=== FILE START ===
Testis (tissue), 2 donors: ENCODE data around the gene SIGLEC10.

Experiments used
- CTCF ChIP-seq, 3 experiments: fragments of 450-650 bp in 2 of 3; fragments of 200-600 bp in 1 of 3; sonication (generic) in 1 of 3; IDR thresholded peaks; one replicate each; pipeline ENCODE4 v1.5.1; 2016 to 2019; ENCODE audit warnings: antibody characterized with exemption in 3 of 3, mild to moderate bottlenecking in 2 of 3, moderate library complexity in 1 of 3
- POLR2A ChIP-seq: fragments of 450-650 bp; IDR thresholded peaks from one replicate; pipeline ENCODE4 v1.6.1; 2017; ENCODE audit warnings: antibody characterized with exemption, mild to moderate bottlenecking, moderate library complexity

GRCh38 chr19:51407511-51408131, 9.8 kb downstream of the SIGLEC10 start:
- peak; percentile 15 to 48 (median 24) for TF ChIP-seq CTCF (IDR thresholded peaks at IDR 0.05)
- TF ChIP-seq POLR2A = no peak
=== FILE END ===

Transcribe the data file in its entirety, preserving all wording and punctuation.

Testis (tissue), 2 donors: ENCODE data around the gene SIGLEC10.

Experiments used
- CTCF ChIP-seq, 3 experiments: fragments of 450-650 bp in 2 of 3; fragments of 200-600 bp in 1 of 3; sonication (generic) in 1 of 3; IDR thresholded peaks; one replicate each; pipeline ENCODE4 v1.5.1; 2016 to 2019; ENCODE audit warnings: antibody characterized with exemption in 3 of 3, mild to moderate bottlenecking in 2 of 3, moderate library complexity in 1 of 3
- POLR2A ChIP-seq: fragments of 450-650 bp; IDR thresholded peaks from one replicate; pipeline ENCODE4 v1.6.1; 2017; ENCODE audit warnings: antibody characterized with exemption, mild to moderate bottlenecking, moderate library complexity

GRCh38 chr19:51407511-51408131, 9.8 kb downstream of the SIGLEC10 start:
- peak; percentile 15 to 48 (median 24) for TF ChIP-seq CTCF (IDR thresholded peaks at IDR 0.05)
- TF ChIP-seq POLR2A = no peak